And Spas have their place on the landscape of adult establishments, but they're different than strip clubs. I might elaborate later on how they differ.

Edited by rocky racoon

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10 minutes ago, rocky racoon said:

I have no clue why you would think that was the point. It's pretty much the opposite. The whole point of the thread is to make suggestions and voice ideas to bring more Millenials to strip clubs (it's in the title!). The whole point is NOT to see them as a dying business (which seems like the text-book example of a fatalist view), and instead focus on the positive ways they could be re-imagined and improved. Also, the private club road is one option among others that have been presented here.

     Let's just say if classic strip clubs were doing well, we wouldn't be having this conversation.

     Enjoy the rest of the weekend/quarantine.

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No way I would ever give personal information to a club, whether they promised to delete it or not. Nor would I ever go to a place like that where I'd meet other clients. It sounds like a poor man's Brass Club to me, where you don't really have to give them personal information when you sign up and you don't encounter other clients.

I think strip clubs are simply a dying venue, much like peep shows and adult theater before them.

 

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Good points being expressed here.  All the views are valid and appreciated.  Let me ask you this:

Have you considered the number of young ladies who like to strip as a way to make money, and want the clubs to stay open?  There's an existing workforce which will suffer - is suffering right now - if the genre is let die.  I won't go into all the benefits, but trust me, the girls I've known have appreciated and enjoyed the opportunity - they're not victims.

My point being that as much as we might worry that losing customers will kill SCs, I don't think there's any danger of the workforce of dancers going away.  So as long as there are girls, there will be - yeah, maybe less - guys who want to see them.  Thus there will be owners who will see viability in financing a SC.

As for what's gonna keep the business exciting, I have to echo rocky's idea earlier.

I've been to two nights in the past few years where a SC was packed wall to wall, like back in the old days.  First one, when NuDen booked Christy Mack for an appearance.  Second, the final weekend at Barb's.  Both times, the crowd was driven by the fact that all the women came out.  Shit, the night Barb's closed down there were women there from 10 and 15 years ago.  So I say, rocky had the big idea - Events.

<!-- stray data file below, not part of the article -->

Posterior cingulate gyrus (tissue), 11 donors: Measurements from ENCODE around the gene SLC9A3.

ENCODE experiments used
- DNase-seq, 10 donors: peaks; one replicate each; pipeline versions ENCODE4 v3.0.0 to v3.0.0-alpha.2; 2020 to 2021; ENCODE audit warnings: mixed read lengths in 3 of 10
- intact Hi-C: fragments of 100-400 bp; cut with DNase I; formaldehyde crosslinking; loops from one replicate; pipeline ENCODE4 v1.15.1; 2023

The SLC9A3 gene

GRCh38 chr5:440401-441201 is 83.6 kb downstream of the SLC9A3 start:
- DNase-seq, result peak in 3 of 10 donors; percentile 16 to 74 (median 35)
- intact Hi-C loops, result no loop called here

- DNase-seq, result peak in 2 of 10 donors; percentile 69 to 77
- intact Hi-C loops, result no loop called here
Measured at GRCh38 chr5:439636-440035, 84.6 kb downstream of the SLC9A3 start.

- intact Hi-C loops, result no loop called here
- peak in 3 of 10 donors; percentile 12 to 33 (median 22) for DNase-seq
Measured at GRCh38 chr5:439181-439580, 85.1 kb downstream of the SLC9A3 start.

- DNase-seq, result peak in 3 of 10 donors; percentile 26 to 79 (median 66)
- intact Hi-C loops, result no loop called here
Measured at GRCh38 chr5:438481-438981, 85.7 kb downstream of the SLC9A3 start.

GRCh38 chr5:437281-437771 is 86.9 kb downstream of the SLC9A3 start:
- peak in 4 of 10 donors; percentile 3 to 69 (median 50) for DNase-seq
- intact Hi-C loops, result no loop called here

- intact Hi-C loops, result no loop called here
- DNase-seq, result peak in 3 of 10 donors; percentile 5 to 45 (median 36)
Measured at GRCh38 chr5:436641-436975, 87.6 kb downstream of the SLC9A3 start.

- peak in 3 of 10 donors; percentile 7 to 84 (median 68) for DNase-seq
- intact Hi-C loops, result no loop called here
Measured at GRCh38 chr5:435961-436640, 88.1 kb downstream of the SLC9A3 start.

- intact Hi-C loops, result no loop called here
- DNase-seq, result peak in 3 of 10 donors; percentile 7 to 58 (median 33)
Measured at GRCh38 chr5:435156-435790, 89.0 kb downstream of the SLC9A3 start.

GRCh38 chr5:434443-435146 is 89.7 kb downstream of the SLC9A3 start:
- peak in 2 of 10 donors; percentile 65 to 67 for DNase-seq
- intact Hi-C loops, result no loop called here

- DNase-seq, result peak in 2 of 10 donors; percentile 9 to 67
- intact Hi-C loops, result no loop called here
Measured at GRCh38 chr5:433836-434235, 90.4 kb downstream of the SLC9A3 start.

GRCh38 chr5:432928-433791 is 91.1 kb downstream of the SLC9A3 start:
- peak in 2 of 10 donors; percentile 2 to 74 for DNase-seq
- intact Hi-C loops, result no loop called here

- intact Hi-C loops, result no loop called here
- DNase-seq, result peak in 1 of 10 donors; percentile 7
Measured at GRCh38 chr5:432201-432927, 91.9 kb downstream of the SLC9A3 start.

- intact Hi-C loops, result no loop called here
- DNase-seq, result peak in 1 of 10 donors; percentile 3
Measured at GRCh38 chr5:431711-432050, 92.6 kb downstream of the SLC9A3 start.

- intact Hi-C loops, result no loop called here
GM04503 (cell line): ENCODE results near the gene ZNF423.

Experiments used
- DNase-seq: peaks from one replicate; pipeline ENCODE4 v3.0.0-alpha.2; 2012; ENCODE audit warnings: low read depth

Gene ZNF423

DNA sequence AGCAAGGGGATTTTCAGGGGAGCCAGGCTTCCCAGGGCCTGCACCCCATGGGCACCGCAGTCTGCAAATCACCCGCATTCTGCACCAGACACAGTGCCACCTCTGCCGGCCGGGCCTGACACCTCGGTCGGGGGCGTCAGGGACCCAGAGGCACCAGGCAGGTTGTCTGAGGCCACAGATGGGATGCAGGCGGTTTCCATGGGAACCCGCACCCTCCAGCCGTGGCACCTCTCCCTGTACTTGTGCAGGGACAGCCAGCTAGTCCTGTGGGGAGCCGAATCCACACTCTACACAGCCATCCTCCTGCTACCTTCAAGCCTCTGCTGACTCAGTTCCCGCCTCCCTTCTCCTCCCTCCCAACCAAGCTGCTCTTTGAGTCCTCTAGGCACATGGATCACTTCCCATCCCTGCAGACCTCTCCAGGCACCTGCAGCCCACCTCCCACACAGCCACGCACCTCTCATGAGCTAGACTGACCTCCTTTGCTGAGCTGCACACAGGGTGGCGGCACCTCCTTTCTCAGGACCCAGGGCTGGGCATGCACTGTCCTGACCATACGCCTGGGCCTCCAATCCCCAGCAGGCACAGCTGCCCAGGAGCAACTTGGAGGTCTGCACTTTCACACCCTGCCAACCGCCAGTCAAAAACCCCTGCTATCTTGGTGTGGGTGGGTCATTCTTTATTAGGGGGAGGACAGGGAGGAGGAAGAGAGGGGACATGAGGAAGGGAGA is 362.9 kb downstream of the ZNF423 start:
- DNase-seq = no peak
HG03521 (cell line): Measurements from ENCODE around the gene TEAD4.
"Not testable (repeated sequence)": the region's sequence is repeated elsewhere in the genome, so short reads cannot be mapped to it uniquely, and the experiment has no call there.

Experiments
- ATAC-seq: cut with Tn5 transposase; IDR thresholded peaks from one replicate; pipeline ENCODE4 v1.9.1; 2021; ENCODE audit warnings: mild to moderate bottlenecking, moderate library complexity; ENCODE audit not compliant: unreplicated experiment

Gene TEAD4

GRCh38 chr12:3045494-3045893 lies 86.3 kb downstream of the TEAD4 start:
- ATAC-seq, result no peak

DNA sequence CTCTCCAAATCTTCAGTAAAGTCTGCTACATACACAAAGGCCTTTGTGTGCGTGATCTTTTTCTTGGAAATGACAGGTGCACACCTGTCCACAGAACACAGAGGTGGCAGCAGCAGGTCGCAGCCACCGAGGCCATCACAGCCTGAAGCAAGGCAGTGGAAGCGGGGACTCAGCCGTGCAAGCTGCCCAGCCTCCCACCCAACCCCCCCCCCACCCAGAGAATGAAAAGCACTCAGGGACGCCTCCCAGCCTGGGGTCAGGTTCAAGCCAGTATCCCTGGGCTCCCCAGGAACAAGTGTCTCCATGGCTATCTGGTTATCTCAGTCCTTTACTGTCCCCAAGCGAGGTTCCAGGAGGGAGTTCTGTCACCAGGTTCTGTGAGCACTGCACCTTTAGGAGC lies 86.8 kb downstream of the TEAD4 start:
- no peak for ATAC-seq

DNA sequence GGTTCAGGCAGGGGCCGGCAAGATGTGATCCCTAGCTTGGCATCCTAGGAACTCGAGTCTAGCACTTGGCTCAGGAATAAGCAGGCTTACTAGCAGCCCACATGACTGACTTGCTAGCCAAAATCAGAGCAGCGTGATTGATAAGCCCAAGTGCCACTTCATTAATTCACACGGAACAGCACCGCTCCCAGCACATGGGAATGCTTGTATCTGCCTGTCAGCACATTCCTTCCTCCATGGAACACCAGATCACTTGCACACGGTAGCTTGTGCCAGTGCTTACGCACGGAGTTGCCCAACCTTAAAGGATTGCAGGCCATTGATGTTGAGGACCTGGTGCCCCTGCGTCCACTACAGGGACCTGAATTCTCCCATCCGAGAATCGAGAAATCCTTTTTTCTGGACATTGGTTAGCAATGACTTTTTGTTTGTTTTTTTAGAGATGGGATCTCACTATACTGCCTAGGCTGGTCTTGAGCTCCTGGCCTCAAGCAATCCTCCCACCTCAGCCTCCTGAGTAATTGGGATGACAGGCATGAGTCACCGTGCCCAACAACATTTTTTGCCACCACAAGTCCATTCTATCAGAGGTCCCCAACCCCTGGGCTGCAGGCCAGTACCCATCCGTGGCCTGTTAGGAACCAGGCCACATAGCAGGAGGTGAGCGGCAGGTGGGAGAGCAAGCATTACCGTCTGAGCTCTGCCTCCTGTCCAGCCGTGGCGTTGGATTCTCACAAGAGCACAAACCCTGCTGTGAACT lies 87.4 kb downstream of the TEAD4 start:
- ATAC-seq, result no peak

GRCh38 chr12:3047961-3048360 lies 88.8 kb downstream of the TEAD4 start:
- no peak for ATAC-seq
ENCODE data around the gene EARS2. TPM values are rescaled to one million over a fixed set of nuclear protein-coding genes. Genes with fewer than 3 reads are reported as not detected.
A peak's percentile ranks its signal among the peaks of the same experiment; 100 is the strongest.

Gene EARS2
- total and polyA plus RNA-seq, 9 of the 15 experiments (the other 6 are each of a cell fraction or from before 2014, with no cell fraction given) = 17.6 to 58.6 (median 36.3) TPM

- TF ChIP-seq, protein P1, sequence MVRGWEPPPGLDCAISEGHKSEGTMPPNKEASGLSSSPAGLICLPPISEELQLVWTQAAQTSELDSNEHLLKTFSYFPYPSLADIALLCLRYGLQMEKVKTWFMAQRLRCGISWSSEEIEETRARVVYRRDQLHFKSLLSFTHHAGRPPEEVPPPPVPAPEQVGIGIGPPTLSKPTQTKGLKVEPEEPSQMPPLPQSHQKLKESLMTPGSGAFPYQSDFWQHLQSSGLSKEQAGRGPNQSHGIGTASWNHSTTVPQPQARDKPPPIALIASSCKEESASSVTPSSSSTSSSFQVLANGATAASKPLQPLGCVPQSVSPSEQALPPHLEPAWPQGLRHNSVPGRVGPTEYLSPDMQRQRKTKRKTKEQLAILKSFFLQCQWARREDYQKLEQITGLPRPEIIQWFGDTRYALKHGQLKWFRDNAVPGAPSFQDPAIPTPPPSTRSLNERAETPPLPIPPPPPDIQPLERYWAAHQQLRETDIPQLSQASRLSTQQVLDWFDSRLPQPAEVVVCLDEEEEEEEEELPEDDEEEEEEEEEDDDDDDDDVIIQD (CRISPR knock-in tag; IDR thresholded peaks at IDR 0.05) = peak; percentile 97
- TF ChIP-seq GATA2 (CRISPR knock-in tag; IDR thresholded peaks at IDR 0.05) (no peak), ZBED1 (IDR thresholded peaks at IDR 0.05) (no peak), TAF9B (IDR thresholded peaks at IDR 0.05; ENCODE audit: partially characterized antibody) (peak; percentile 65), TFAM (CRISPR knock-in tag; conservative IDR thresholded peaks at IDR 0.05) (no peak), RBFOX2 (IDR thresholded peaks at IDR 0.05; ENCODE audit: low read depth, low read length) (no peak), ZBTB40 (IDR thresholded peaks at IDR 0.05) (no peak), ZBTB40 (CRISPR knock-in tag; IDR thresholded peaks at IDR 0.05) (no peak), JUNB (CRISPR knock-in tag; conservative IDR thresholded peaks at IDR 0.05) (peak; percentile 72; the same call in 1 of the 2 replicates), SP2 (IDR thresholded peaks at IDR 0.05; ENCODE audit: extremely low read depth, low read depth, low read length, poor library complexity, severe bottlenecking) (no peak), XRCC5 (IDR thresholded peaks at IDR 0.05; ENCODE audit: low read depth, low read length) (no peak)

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10 minutes ago, safety11 said:

Have you considered the number of young ladies who like to strip as a way to make money, and want the clubs to stay open?  There's an existing workforce which will suffer - is suffering right now - if the genre is let die.  I won't go into all the benefits, but trust me, the girls I've known have appreciated and enjoyed the opportunity - they're not victims.

      I don't think anyone implied they were victims. Also, the viability of a business is determined by revenues and not the workforce. Special events are good for a few times a month, but if the place is a ghost town in between, nothing is really solved. Maybe make the place a sexy sport bar or poolhall for the rest of the time. 

      As for ladies looking for easy money, there other occupations in the adult industry like massages and other type of performances. 

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Reading everything here. rocky has a good idea (NOT membership). Some rooms in the club where one could go for a massage exactly like in a massage parlor (MP).  45 or 60 min, shower, massage, ending & maybe another shower. The "dancer" part stays the same if a girl wishes to do just that. Some arrangement if otherwise. Pigales and NuDen have the room to do that. NOW, you have the advantages of both a SC and a MP.  NOW I could see MP loosing business to the SC.

Now I assume, rightly or wrongly, in a $190 massage session, the girl gets $100 and the MP $90, or something close (feel free to correct me if I'm wrong).  So MA gets $100 an hour (or so-she has to clean up the room). In a SC, many girls can make $100 in about 15 minutes , easily $200/$300 an hour. So I'm thinking, hoping actually that each girl would have their own rate. Busy time=$300, quiet time $200.

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Kennedy, I'm not too hot about the idea of a membership either. But my understanding was that it was a necessity in order to be considered a "private" establishment, and not a "public" one. Is there a lawyer on here that could enlighten us?